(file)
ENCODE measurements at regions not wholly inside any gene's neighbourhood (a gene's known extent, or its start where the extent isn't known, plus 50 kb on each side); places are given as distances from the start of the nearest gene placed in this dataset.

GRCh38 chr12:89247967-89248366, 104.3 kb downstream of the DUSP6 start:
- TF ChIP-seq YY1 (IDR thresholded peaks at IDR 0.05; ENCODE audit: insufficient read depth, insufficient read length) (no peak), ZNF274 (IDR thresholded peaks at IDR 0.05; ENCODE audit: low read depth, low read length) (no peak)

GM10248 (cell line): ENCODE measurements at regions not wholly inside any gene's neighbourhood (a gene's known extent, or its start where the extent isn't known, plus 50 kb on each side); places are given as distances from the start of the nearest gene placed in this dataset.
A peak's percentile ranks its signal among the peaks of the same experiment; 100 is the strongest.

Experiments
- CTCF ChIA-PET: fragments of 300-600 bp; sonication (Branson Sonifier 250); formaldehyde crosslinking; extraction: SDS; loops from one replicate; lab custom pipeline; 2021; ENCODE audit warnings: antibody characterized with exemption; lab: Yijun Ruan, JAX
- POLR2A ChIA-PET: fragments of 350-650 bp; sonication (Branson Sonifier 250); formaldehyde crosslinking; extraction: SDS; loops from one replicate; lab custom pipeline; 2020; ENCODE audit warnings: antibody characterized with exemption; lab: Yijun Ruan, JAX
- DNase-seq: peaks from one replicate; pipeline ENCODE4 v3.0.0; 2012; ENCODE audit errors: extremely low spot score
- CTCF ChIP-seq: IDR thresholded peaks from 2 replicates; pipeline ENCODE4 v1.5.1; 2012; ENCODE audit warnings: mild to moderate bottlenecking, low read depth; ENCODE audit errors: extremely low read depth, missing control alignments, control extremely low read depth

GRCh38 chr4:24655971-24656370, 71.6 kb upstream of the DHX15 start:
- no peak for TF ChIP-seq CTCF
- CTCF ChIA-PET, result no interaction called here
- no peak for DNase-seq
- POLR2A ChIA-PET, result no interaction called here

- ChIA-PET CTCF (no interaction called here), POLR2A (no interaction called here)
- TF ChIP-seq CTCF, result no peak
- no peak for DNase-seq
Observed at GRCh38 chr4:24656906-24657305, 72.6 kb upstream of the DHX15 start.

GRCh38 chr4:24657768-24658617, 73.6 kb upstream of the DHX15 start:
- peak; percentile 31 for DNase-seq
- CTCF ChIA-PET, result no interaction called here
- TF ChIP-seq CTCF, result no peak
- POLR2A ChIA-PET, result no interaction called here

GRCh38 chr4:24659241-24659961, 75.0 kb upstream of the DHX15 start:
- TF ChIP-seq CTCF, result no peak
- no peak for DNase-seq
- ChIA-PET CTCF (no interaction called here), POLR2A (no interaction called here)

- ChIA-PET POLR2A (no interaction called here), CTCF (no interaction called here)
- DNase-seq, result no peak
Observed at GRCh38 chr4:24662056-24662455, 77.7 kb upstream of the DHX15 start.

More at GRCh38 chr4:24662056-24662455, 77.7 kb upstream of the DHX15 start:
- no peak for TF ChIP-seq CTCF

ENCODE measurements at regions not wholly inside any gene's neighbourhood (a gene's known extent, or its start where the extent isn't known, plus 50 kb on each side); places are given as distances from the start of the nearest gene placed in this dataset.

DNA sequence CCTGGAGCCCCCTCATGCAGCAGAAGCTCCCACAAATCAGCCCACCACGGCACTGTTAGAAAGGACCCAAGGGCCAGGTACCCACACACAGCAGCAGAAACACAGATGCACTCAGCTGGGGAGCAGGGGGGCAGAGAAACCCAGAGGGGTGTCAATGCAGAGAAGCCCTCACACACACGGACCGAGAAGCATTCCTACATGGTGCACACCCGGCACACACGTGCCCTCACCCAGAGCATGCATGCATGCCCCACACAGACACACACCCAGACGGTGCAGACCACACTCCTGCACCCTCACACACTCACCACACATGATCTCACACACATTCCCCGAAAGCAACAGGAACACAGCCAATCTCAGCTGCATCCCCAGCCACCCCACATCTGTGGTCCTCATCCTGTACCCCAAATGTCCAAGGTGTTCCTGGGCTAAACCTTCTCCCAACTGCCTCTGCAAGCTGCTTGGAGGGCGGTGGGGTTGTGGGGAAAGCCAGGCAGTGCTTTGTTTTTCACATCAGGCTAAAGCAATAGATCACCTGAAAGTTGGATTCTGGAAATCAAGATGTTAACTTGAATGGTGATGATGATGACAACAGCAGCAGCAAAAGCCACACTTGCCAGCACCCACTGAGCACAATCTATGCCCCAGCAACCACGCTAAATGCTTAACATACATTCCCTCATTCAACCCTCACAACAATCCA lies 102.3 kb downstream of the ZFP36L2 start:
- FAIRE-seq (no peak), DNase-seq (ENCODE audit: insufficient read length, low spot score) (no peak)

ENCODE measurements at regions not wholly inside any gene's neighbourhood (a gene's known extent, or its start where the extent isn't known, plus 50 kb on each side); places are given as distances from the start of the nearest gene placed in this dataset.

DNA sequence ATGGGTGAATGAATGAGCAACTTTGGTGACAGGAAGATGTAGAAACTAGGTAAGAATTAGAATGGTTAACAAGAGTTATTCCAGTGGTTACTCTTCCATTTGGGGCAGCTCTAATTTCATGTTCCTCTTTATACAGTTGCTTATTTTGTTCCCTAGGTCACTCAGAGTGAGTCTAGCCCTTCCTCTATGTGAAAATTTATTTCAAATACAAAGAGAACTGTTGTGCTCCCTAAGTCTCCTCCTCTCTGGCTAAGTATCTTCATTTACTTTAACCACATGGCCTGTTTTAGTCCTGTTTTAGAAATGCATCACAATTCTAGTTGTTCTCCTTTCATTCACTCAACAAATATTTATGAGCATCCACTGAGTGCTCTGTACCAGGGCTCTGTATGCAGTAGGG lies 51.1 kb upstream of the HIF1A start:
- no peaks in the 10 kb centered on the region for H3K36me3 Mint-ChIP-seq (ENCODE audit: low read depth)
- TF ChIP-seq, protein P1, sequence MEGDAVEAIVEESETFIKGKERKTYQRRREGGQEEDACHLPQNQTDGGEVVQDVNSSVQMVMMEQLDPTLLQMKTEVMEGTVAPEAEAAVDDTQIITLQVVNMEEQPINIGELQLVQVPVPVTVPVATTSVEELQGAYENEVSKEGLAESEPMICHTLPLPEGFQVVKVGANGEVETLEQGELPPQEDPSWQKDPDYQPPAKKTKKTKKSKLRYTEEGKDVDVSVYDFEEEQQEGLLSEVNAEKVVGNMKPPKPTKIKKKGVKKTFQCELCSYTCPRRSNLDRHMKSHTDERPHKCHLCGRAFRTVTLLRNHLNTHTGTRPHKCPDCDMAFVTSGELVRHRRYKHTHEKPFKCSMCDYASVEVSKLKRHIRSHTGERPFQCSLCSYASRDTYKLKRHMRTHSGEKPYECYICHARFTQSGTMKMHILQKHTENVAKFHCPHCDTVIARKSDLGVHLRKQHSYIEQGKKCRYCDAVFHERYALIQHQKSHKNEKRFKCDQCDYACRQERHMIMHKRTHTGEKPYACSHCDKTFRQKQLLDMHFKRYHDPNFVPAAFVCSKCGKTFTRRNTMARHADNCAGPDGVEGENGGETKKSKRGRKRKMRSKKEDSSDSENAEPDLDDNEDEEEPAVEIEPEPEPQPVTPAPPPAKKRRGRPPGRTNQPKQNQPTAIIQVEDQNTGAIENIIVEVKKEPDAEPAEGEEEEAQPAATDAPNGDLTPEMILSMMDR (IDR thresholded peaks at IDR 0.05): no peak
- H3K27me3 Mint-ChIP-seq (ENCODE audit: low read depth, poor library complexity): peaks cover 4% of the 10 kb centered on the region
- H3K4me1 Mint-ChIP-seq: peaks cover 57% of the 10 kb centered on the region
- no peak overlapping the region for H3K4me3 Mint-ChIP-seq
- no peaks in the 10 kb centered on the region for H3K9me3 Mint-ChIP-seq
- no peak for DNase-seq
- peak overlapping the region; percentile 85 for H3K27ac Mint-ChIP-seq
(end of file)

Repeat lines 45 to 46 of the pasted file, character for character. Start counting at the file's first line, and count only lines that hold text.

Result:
- no peak for DNase-seq
- peak overlapping the region; percentile 85 for H3K27ac Mint-ChIP-seq